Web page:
You may want to become a minimalist.

I am convinced that living with only 150 tangibles and more people who are close to you has a greater impact on happiness.

Here is Charlie on Reducing the material needs:

Most people will see declining returns [due to inflation]. One of the great defenses if you’re worried about inflation is not to have a lot of silly needs in your life – you don’t need a lot of material goods.

Reading may have additional benefits.

Reading helps you become more sociable, it makes you more emphatic, it helps you overcome shyness, reduce anxiety and depression and become a better person.

My reading rules.

My goal was to read 50+ books but here I added some rules to complete this challenge.

Rule #1. Read at least one book over 500 pages.

The longest book I’ve read this year is  The Lives of the Most Excellent Painters, sculptors and architects by Giorgio Vasari in 640 pages. I strongly recommend it to everybody. This is one of the best books on Italian Renaissance Art.

Rule #2.  Read books that challenge your believes and opinions.

As human beings we tend to consider only opinions or evidence that confirm what we already believe. This is bad. For the development of our critical thinking we should read books that challenge our point of view.

Rule #3  Read books derived from a previous reading.

The titles of some of the books I’ve read this year are the result of a previous reading. In my case the books concerning stoicism are derived from Marcus Aurelius.

From him I get to Epictetus, Seneca, Cato , Cicero, Montaigne and other books from contemporary writers such as The Obstacle Is The Way.

Rule #4 To read at least 3 books about other cultures

Here my picks are  Giorgio Vassari, Giulio Andreotti and Giorgio Armani. They all are related to Italy. Art, fashion and political history.

Rule 5#  To read at least two different books by the same author

I bought two great anthropology books written by Jared Mason Diamond and two books on personal growth written by Ryan Holiday

Rule #6. Read multiple books on the same topic.

Initially I forced myself to read at least two books by genre but then I  expanded the number of books to be read on the same genre.

I  have read 9 psychology books, 4 biographies , 7 books on stoicism, 10  business and marketing related books , 4 on writing and screenwriting.

Rule #7.  Re-read some books I’ve already read.

I have re-read Meditations of Marcus Aurelius and Mastery by Robert Greene and Cialdini.

My 2016 Challenge Reading List

November ( € 54,58)

Story: Style, structure, substance by Robert McKee (screenwriting)
Stealing Fire from the Gods by James Bonnet (screenwriting)
I cretini non sono mai eleganti by Giorgio Armani (Creativity)

Octomber ( € 56,58)

I will teach you to be rich by Ramith Sethi (Personal Finance)
Elevate: The three disciplines of advanced strategic thinking by Rich Horwath (Strategy)
A whole new mind: why right-brainers will rule the future by Daniel Pink (Psychology)
Laugh for no reason by Madan Kataria (Yoga)
How to write & sell simple information for fun and profit by Robert Bly (Writing)

September (€46,23)

FM 21-76 US army survival manual (Survival, Military)
A Guide to the Good Life: The Ancient Art of Stoic Joy (Stoicism, Philosophy)
Testing Epictetus’s doctrines in a laboratory of human behaviour (Philosophy, Psychology, Military)
Why the Jews?: The reason for Antisemitism (Judaism,Religion,History)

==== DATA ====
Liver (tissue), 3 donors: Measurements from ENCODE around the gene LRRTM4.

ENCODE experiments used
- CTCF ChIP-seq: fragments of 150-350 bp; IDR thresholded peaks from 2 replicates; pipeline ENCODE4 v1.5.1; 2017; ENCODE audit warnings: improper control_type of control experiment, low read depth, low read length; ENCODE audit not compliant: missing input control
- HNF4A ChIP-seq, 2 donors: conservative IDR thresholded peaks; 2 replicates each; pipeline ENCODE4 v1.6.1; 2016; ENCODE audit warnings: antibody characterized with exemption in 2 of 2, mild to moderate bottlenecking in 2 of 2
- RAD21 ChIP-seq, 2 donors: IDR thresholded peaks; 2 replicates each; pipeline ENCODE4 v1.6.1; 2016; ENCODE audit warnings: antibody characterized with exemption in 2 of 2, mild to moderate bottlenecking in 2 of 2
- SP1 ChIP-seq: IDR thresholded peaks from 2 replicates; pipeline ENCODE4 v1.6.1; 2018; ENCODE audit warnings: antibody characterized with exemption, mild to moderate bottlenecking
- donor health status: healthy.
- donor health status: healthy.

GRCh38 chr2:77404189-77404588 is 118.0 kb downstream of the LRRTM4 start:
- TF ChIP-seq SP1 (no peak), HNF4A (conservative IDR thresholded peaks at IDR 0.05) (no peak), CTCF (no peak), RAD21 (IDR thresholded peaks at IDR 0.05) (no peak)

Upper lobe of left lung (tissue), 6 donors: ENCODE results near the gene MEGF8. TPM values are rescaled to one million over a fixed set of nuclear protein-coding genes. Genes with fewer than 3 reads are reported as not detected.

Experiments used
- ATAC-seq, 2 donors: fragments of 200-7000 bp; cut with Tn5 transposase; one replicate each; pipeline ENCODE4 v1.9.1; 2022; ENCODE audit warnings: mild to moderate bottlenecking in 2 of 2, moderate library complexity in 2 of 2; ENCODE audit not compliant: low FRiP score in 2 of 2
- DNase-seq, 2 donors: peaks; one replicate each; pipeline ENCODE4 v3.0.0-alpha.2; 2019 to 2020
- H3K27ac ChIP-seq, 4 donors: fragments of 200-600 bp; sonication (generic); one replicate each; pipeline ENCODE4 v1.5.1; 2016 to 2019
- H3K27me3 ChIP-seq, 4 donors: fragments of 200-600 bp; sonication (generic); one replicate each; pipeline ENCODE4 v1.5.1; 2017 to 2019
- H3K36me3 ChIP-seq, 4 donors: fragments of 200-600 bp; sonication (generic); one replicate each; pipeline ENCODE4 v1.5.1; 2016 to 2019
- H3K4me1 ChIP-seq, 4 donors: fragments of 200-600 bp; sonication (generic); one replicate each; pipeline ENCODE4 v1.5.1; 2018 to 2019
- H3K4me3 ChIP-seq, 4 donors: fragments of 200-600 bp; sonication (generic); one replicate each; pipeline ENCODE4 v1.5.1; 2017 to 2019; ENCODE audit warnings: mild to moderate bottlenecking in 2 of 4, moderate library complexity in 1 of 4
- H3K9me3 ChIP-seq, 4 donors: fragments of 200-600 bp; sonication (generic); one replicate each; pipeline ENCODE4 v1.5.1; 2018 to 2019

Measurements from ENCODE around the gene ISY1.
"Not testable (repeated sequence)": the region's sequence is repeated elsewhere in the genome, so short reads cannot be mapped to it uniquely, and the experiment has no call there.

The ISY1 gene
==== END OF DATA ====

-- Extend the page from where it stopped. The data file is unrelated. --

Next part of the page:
The life changing magic of tidying up by Marie Kondo (Minimalism)
Writing to change the world by Mary Phipher (Writing, Psychology)
Poke the box by Seth Godin (Business)
How rich people think by Steve Siebold (Business, Psychology)

August (€ 16,39)

Tao Te Ching by Lao Tzu (Philosophy)
Enchiridion by Epictetus (Stoicism)
Rome’s last citizen: The life and legacy of Cato (History)
Il potere logora by Giulio Andreotti (Politics Italy)

July (€ 39,04)

Influence: The psychology of persuation by Robert Cialdini (Psychology)
The gift of fear by Gavin de Becker (Psychology)
Mindfulness in plain English (Meditation, Buddhism)
Ego is the enemy by Ryan Holiday (Practical Philosophy)
Anything you want by Derek Sivers (Business)
The erotic mind  by Jack Morin (Sexuality)

June (€ 14,58)

The obstacle is the way by Ryan Holiday (Philosophy, Stoicism)
Poor Charlie’s Almanack by Charles T. Munger (Biography, Business)
The confidence game  by Maria Konnicova (Psychology)

May (€ 40,42)

Guns, Germs, and Steel: The Fates of Human Societies by Jared Diamond ( History & Anthropology )
The Third Chimpanzee: The Evolution & Future of the Human Animal by Jared Diamond(Science & Anthropology )
Impro: Improvisation and the Theatre by Keith Johnstone (Plays Theatre)

April (€ 16,61)

A Calendar of Wisdom by Leo Tolstoy (Philosophy)
The Organized Mind: Thinking Straight in the Age of Information Overload by Daniel J. Levitin ( Psychology)
Being Logical: A Guide to Good Thinkingby Dennis Q. McInerny (  Psychology)

March (€ 17,55)

Detroit: An American Autopsy by Charlie LeDuff (Journalism)
The Lives of the Most Excellent Painters, Sculptors, and Architects  (Art & Biography)
Lateral Thinking: Creativity Step by Step by Edward de Bono (Psychology)

February (€60,03)

Tribes: We Need You to Lead Us by Seth Godin (Content marketing)
Ogilvy on Advertising  by David Ogilvy(Content marketing)
This book will teach you how to write better by Neville Medhora (Content marketing)
Selling 101 by Zig Ziglar (Content marketing)
Web Copy That Sells by Maria Veloso (Content marketing)
Meditations by Marcus Aurelius (Philosophy)
Discourse on Old Age M.T. Cicero (Philosophy)
Dying Every Day: Seneca at the Court of Nero, by James Romm (Biography & History )

January (€36,70)

The Personal MBA (Business)
Never Eat Alone (Finances & Marketing)
Triggers: 30 Sales Tools you can use to Control the Mind (Finances & Marketing)
My life and work by Henry Ford (Biography)
Letters to Philip by Charlie W. Shedd (Relationship)
Nonviolent Communication: A Language of Life (Psychology)

Constantin Minov
 

A Hardcore reader | Thinker | Explorer | Problem solver | Communicator | Analyst | Organizer | Minimalist